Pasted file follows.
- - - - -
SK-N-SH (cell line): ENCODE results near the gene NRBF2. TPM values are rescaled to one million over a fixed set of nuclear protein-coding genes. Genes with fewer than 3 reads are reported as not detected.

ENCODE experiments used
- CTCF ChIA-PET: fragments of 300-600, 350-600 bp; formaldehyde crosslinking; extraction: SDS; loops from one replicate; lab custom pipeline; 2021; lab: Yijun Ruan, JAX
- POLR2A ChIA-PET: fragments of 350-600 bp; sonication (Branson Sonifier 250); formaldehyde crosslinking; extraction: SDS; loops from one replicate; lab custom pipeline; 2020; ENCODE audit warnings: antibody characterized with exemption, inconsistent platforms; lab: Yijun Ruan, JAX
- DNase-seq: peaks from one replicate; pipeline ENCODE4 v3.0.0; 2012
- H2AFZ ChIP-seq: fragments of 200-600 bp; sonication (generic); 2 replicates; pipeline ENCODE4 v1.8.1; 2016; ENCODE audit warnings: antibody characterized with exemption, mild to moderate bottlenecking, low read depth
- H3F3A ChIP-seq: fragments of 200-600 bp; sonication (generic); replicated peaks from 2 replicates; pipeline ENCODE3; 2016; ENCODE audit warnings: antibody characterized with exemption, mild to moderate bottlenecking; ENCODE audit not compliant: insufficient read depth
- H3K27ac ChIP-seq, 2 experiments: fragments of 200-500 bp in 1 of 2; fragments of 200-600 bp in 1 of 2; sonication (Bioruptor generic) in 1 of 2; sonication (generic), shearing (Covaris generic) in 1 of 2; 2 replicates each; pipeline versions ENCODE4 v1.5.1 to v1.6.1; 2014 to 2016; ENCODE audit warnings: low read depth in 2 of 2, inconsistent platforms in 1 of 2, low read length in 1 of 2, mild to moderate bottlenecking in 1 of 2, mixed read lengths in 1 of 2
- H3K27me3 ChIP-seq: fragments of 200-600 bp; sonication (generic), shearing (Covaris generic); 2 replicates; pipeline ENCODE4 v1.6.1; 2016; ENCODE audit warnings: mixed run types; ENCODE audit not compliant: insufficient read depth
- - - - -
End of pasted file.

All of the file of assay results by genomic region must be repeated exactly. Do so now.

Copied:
SK-N-SH (cell line): ENCODE results near the gene NRBF2. TPM values are rescaled to one million over a fixed set of nuclear protein-coding genes. Genes with fewer than 3 reads are reported as not detected.

ENCODE experiments used
- CTCF ChIA-PET: fragments of 300-600, 350-600 bp; formaldehyde crosslinking; extraction: SDS; loops from one replicate; lab custom pipeline; 2021; lab: Yijun Ruan, JAX
- POLR2A ChIA-PET: fragments of 350-600 bp; sonication (Branson Sonifier 250); formaldehyde crosslinking; extraction: SDS; loops from one replicate; lab custom pipeline; 2020; ENCODE audit warnings: antibody characterized with exemption, inconsistent platforms; lab: Yijun Ruan, JAX
- DNase-seq: peaks from one replicate; pipeline ENCODE4 v3.0.0; 2012
- H2AFZ ChIP-seq: fragments of 200-600 bp; sonication (generic); 2 replicates; pipeline ENCODE4 v1.8.1; 2016; ENCODE audit warnings: antibody characterized with exemption, mild to moderate bottlenecking, low read depth
- H3F3A ChIP-seq: fragments of 200-600 bp; sonication (generic); replicated peaks from 2 replicates; pipeline ENCODE3; 2016; ENCODE audit warnings: antibody characterized with exemption, mild to moderate bottlenecking; ENCODE audit not compliant: insufficient read depth
- H3K27ac ChIP-seq, 2 experiments: fragments of 200-500 bp in 1 of 2; fragments of 200-600 bp in 1 of 2; sonication (Bioruptor generic) in 1 of 2; sonication (generic), shearing (Covaris generic) in 1 of 2; 2 replicates each; pipeline versions ENCODE4 v1.5.1 to v1.6.1; 2014 to 2016; ENCODE audit warnings: low read depth in 2 of 2, inconsistent platforms in 1 of 2, low read length in 1 of 2, mild to moderate bottlenecking in 1 of 2, mixed read lengths in 1 of 2
- H3K27me3 ChIP-seq: fragments of 200-600 bp; sonication (generic), shearing (Covaris generic); 2 replicates; pipeline ENCODE4 v1.6.1; 2016; ENCODE audit warnings: mixed run types; ENCODE audit not compliant: insufficient read depth